It was a moving experience just to observe the event, which was a part of the church's twice-a-year celebration of Communion.. Coincidentally, one of the men leading prayers during the service, Elder Frank Baker, 84, once was pastor of the Primitive Baptist in Bowie that I remember so well.

Love in action

Elder Larry Webb, pastor of the church, told the congregation that the service was about love.

"This is a time when we can show our love, not only for the Lord, but for one another," he said. "But if it stops here, it's all for naught," emphasizing that Jesus urged followers to go out and serve fellow human beings.

In an interview, Webb said that washing someone's feet is a sacred act that can change a person's life.

"My heart hurts for those who don't get to experience this," he said.

Webb's father and grandfather were Primitive Baptist preachers. His grandfather, the late Elder James Albert Webb, celebrated his 100th birthday by preaching a sermon at the Fireside Primitive Baptist Church in Dallas.

Broader popularity

Today a few denominations besides Primitive Baptists -- the Church of God, Cleveland, Tenn.; , Seventh-Day Adventists and some other conservative groups -- include foot washing as a regular church practice.

It also is practiced on Maundy Thursday, an Easter week event commemorating the Last Supper, in many Catholic and Eastern Orthodox churches and in a number of United Methodist, Episcopalian and Lutheran churches. Some pastors and bishops use the foot-washing rite when they ordain ministers to emphasize the servant leadership role.

The growing popularity of foot washing goes along with a search for more tangible and meaningful spiritual practice, John Thomas Christopher told the Washington Post. "You can sanitize baptism and the Eucharist, but it's pretty hard to sanitize feet," said Christopher, author and professor at the Church of God Theological Seminary in Cleveland, Tenn.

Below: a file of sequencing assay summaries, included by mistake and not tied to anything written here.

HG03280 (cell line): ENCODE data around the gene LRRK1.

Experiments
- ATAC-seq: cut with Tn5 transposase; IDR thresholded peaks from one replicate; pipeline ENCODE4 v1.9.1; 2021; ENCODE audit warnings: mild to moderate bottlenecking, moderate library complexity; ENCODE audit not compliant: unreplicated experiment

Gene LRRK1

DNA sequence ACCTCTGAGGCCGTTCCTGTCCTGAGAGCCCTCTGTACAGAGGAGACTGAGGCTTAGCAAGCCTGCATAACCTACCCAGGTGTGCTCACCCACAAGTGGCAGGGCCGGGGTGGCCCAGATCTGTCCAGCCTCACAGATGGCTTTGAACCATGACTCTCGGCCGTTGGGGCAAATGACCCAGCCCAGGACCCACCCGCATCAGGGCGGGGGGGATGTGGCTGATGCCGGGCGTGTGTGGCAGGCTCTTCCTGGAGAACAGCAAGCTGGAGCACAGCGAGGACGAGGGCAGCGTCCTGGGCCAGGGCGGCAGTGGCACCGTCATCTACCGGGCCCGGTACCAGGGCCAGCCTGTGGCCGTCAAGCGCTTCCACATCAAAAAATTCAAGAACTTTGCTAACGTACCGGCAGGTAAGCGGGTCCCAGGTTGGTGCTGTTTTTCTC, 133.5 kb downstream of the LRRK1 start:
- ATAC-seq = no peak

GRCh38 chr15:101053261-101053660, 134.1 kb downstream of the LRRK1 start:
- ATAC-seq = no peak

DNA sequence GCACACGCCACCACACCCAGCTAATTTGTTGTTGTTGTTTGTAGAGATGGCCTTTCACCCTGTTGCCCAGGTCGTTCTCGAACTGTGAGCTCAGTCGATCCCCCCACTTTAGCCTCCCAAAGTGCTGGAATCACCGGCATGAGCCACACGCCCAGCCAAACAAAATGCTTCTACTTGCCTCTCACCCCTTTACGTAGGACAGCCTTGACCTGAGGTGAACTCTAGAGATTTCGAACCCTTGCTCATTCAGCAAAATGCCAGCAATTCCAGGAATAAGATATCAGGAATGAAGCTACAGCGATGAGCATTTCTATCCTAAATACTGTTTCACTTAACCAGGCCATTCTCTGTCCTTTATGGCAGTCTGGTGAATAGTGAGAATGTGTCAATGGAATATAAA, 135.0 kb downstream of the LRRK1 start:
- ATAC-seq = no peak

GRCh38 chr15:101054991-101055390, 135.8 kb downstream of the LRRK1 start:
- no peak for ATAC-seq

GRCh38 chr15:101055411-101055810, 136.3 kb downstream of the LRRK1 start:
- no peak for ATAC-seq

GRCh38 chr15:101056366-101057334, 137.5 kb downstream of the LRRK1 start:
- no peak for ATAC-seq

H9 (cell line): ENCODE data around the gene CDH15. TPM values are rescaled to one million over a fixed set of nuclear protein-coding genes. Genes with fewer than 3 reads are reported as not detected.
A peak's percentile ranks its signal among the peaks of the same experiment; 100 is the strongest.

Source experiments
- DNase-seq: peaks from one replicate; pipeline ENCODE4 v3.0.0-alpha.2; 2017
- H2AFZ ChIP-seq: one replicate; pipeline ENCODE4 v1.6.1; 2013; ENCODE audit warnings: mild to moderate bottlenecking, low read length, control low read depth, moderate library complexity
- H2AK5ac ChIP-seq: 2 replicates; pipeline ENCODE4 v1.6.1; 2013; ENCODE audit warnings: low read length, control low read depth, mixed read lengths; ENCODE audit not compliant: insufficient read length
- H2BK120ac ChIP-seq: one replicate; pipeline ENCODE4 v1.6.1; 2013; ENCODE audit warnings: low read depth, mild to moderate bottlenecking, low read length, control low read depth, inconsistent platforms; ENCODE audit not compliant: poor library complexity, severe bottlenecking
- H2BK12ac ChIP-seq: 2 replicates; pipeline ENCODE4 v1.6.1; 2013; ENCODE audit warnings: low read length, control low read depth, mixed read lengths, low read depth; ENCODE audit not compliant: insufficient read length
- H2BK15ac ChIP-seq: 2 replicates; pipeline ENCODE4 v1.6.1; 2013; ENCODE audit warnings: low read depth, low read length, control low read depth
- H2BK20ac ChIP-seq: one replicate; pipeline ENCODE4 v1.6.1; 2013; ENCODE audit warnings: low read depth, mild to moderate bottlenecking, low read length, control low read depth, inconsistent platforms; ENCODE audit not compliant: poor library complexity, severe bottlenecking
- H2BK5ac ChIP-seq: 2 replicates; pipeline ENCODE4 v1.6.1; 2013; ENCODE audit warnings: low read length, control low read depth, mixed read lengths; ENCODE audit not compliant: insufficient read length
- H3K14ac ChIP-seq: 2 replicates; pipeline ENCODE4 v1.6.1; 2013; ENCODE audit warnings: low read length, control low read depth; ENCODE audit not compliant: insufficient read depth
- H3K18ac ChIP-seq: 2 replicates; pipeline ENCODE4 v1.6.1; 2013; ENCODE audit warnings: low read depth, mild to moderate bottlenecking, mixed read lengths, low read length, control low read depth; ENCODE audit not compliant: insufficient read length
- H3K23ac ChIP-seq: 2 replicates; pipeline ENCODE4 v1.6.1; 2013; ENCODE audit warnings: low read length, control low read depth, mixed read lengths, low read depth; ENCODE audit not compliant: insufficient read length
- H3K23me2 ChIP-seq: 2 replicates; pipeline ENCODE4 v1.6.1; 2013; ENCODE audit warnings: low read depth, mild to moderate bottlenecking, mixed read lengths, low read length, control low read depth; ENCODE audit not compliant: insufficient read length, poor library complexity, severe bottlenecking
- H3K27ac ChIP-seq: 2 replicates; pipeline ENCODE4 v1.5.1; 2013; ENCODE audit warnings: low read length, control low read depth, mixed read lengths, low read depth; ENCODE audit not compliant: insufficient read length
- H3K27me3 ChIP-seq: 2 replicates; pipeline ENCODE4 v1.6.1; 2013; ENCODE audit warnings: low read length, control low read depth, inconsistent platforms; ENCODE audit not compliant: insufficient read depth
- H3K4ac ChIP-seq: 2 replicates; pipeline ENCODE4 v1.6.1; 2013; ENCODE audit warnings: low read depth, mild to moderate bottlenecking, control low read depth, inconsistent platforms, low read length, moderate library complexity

United Methodists at their 1992 general convention sanctioned foot-washing, and that led to several congregations initiating the practice, including Lovers Lane United Methodist Church in Dallas, which has a foot-washing service on Maundy Thursday.

"It certainly is a humbling experience," said the Rev. Stephen Swisher, chief operating officer and executive pastor of Lovers Lane.

Primitive Baptists

Origin: Primitive Baptists, meaning "original" Baptists, trace their beginnings to Jesus' time and birth of the Christian church. In 1832, many Baptists who believed in missionary projects split with "Old School" Baptists, later called Primitive Baptists.

Membership: Estimated 126,000 members in 3,000 churches -- including about 20 in North Central Texas -- although there is no accurate count.

Beliefs and practices

Seek to neither add nor detract from New Testament church practices.

Most don't use musical instruments in worship.

Most don't have Sunday schools.

Most ministers are self-taught and don't rely on seminaries.

Feet washing is taught as a command of Jesus in most congregations.

Most use real wine, not grape juice, during Communion.

Believe that God, before the foundation of the world, chose a definite number who would be saved and that salvation is eternal.